Please note:

  • In accordance with article 4.8 of the Course and Examination Regulations (OER), within 30 days after the publication of grades, the instructor will provide students the opportunity to inspect their exams/coursework.

  • There is a no re-sit policy at Leiden University College.


There will be a Blackboard site available for this course. Students will be enrolled at least one week before the start of classes.

Reading list

Compulsory literature: (Available through or
Webb P, Bain C. Essential Epidemiology: An Introduction for Students and Health Professionals. 2nd or 3rd edition. Cambridge: Cambridge University Press.

Skolnik R. Global Health 101. Jones and Bartlett Publishers. 2015.

Chapter 3: The Nuremberg code (1947):

The Belmont Report (1979):

Journal clubs (Links on Blackboard/Inhoud):
Observational studies – Case control/cross-sectional

  • Nguyen et al. Lifestyle and diet in relation to risk of type 2 diabetes in Vietnam: a hospital-based case-control study. Springer Open 2016; 5:687.

Observational studies – Cohorts

  • Smart et al. Malaria and HIV among pediatric inpatients in two Tanzanian referral hospitals: A prospective study. Acta Tropica 2016; 159: 36-43

Intervention studies

  • Hanao-Restrepo AM et al. Efficacy and effectiveness of an rVSV-vectored vaccine expressing Ebola surface glycoprotein: interim results from the Guinea ring vaccination cluster-randomised trial. Lancet. 2015; 386(9996): 857-66.

  • Estruch et al. Primary prevention of cardiovascular disease with a Mediterranean diet. N Eng J Med 2013; 368(14): 1279-1290.

Systematic reviews

  • Houweling et al. Socioeconomic inequalities in neglected tropical diseases: a systematic review. PLOS Neglected Tropical Diseases; 2016: 1-28.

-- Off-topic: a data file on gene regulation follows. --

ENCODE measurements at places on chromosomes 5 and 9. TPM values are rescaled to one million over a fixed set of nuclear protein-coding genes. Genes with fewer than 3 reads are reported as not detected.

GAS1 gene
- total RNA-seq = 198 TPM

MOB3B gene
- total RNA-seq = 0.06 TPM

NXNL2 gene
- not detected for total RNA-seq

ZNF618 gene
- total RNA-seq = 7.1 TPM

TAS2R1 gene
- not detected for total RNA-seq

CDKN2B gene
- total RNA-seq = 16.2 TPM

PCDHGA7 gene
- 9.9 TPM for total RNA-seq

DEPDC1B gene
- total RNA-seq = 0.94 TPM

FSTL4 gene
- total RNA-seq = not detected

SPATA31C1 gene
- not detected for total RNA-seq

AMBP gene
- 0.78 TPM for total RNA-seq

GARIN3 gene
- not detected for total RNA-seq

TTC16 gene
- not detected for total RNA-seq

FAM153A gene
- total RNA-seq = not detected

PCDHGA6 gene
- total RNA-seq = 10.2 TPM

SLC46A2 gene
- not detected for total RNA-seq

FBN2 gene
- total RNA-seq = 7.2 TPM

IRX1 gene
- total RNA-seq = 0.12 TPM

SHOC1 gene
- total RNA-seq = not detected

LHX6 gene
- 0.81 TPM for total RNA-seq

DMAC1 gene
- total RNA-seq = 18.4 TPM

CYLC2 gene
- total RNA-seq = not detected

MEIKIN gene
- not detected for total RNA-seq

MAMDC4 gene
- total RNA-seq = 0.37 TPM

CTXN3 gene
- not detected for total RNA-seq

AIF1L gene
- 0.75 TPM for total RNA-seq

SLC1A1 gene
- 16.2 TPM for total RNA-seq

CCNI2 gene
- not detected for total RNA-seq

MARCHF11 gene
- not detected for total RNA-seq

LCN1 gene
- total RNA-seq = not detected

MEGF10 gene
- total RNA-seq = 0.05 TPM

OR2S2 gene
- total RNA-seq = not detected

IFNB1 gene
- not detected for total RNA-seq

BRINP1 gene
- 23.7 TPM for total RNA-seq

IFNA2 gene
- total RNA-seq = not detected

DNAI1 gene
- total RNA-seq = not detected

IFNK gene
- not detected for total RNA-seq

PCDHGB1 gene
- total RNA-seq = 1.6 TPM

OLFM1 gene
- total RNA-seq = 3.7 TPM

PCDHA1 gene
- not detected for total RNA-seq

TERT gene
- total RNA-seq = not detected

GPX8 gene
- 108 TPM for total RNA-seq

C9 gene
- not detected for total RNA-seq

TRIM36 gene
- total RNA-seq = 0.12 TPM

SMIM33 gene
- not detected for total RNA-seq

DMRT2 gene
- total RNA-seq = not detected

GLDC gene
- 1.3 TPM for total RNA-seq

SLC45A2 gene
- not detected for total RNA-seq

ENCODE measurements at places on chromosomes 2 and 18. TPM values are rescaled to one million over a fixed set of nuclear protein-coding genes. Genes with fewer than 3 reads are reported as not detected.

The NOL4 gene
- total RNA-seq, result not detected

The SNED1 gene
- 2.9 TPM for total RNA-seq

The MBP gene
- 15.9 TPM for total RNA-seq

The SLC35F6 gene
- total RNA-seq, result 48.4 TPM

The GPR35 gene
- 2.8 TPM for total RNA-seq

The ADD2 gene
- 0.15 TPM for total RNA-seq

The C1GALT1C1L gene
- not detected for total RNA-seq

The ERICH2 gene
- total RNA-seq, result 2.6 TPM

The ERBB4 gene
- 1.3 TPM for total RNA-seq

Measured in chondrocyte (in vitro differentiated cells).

Preparation reading for LUC science lab (Links on Blackboard/Information):

  • Pickering TG et al. Recommendations for blood pressure measurement in humans and experimental animals. Circulation 2005; 111: 697 – 716.

  • World Health Organization. Basic Malaria Microscopy: part1. Learner’s guide. 2nd edition. 2010.

Press releases:

  • How dangerous is a bacon sandwich:

  • Does dairy cause breast cancer?

  • News item on diabetes and global warming :


This course is open to LUC students and LUC exchange students. Registration is coordinated by the Education Coordinator. Interested non-LUC students should contact



Additional regulations
Further details about the grading policy and the assignments are described in Appendix I and II of the course syllabus.
Students must submit all graded assignments to be able to pass the course. Penalty for late work is a zero on the assignment. In extraordinary circumstances (eg. family or medical emergencies) extension can be granted. Please contact your tutor if this is the case.
Note that if a student misses a class (max. 15%), the lecturer needs to be contacted beforehand. Please see Appendix III for more information. Use of laptops and mobile phones in class are only allowed when indicated by the lecturer (eg. during specific assignments). For the written assignments the LUC honor code applies. Please refer to your Student Handbook for more information about the honor code and plagiarism penalties.